Wednesday, September 24, 2014

Week 3: Prompt 1

Irene Magdon
Seminar in Compsition
Dr.Adam Johns
September 24, 2014

Mysticism in "Desert Solitaire"
           Abbey showed us his rather unique ideals and beliefs throughout Desert Solitaire. His innate love of the environment showed us his apparent mystic outlook and draws us to question if this is truly his demeanor. A mystic is one who is absorbed with something almost foreign to the majority. It is a devotion that may be comparable to that of a religion. Abbey’s clear devotion to the wilderness is made exceptionally clear to us in his chapters. At times he even addresses other religions almost mockingly. I believe that Abbey is his own form of a mystic in the way he views the world and his life, as well as others’.
            Simple aspects of Abbey’s character in the first few chapters began to pave the way for the questioning of his beliefs. One such moment occurs when he discusses the disadvantages of the flashlight, “like many other mechanical gadgets it tends to separate a man from the world around him” (Abbey 13). He appreciates the isolated feeling like most people would not. Being closer and more at one with his surroundings is almost a form of peace. However, when he turns the generator on for the trailer, he says he feels “shut off from the natural world and sealed up, encapsulated” (Abbey 13).
            Further on in the “Polemic,” Abbey expresses more of his deep-seated devotion to the wilderness and its protection:
Wilderness preservation, like a hundred other good causes, will be forgotten under the overwhelming pressure of a struggle for mere survival and sanity in a completely urbanized, completely industrialized, ever more crowded environment. For my own part I would rather take my chances in a thermonuclear war than live in such a world. (52)
From this passage we, yet again, see the devotion to his beliefs. He has begun creating for himself an almost religious-like appearance for his way of life. On page 236 Abbey, almost mockingly, shares his opinion on Mormons, Baptists, Christians, Roman Catholics, Hindus, and even atheists leaving us to conclude that he does not follow any of their practices.
            In the chapter “The Moon-Eyed Horse” we are told the story of Moon-Eye, a free-spirited horse living in the desert. He embodies the life Abbey wants for himself to the point where he is virtually envious of the horse. He speaks to the horse in an angry tone, showing his frustration as he tries to wrangle him to have for himself. Moon-Eye lives at on in the world which, to him, will always be as it is; the pristine, unspoiled desert. It is possible that Abbey is fully aware of what the future holds for the wilderness and wishes he could either escape it or be oblivious to it if he cannot stop it. To be at one with the world he loves like Moon-Eye.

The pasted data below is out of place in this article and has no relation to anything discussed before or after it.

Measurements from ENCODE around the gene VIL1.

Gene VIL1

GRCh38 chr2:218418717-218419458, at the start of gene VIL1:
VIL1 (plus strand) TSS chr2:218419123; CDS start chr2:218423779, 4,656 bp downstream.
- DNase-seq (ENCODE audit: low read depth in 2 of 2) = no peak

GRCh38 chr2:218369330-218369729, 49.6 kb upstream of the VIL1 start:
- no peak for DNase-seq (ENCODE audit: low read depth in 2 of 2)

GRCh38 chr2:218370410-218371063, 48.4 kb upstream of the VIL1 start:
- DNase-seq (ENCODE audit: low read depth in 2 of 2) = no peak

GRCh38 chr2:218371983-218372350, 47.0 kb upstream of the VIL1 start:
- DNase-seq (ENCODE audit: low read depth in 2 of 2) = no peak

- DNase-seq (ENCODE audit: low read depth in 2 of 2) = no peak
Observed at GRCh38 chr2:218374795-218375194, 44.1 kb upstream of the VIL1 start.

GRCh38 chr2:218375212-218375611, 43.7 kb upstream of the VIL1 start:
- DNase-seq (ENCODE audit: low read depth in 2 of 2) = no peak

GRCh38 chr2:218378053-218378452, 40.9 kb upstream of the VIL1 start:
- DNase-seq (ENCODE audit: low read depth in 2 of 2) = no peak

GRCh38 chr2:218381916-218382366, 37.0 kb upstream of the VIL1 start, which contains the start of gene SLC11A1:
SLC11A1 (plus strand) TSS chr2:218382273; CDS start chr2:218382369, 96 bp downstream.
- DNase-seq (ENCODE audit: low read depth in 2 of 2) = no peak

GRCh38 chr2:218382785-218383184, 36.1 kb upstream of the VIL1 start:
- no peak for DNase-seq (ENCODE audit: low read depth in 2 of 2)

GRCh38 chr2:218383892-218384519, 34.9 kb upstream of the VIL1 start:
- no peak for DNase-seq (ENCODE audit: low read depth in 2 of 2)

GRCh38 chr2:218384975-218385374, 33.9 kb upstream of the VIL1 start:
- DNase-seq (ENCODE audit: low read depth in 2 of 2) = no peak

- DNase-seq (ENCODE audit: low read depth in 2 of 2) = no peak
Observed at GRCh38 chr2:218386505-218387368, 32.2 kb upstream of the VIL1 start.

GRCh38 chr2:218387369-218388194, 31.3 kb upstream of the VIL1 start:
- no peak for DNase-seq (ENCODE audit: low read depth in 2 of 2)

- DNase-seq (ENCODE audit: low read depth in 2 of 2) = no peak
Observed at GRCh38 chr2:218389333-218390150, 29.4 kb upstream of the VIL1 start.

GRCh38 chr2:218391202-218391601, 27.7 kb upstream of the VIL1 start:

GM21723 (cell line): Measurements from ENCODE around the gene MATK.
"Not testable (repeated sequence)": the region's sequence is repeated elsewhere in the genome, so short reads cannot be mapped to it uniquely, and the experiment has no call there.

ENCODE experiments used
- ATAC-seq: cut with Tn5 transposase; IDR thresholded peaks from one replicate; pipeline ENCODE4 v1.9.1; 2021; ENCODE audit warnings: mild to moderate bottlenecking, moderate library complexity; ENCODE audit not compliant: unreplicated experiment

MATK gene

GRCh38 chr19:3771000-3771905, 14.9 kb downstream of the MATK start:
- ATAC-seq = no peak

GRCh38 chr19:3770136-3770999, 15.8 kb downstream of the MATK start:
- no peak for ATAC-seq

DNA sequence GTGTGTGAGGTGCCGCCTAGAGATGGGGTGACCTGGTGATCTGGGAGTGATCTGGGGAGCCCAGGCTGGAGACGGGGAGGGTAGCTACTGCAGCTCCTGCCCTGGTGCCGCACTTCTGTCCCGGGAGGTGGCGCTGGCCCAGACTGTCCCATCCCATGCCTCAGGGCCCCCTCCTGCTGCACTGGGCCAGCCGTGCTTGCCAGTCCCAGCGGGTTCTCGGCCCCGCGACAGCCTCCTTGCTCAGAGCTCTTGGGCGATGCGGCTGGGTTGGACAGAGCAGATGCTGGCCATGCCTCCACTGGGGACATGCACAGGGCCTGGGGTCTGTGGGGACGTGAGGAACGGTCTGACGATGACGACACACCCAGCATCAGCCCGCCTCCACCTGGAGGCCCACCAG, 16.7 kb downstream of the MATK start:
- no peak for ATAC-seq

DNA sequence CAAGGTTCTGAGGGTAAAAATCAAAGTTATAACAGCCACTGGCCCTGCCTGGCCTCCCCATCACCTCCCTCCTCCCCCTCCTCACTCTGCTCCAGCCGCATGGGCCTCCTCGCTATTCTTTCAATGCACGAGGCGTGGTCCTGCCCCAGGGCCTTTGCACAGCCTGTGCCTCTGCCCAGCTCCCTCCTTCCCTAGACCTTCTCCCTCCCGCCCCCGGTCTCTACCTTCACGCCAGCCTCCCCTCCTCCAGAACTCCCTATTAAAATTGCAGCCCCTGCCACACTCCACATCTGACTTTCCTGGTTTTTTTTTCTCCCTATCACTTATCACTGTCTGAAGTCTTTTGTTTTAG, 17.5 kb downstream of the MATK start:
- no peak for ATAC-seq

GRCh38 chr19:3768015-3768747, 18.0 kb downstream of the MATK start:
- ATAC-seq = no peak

Abbey’s final words to us echo the fear that has been the basis of this book. “When I return will it be the same? Will I be the same? Will anything ever be quite the same again? If I return” (269). It can be debated as to why Abbey questions if he will return. It could be possible that Abbey would not want to come back to see any further changes take place in the place he loves. It would be corrupted and soiled to him. It is more valuable to him in his memory as the unaltered land that he adored.
But how does this make him a mystic? His unmoving adoration for the desert and other outfits of the 

wilderness is one of almost religious proportions. It is the foundation of Desert Solitaire. He yearns to be as 

one with the wilderness as Moon-Eye, to be fully absorbed in the world he loves. Abbey’s visions for the 

National Parks and outdoors is one with such passion that it has opened the eyes of countless readers and 

fellow advocates

Works cited:
Abbey, Edward. Desert Solitaire: A Season in the Wilderness. New York: Touchstone, 1990

1 comment:

  1. This essay, as currently drafted, is maybe overly general. You have moments of great specificity, and that's when it comes alive. For instance, you almost start to write an essay about how Moon-Eye shows the mystical Abbey who he *wants* to be, even while the ending shows the impossibility of that Abbey. That's not quite an argument yet, but it's close, and it's interesting. You needed, ideally, to more quickly and thoroughly move into a really particular argument, rather than spending unnecessary time and energy on more generic observations about his ideas about nature. Why, for instance, is his periodic mockery of different religious important here? It seems like a passing thought, while the Moon-Eye section, at least to me, seemed more like a focused beginning.


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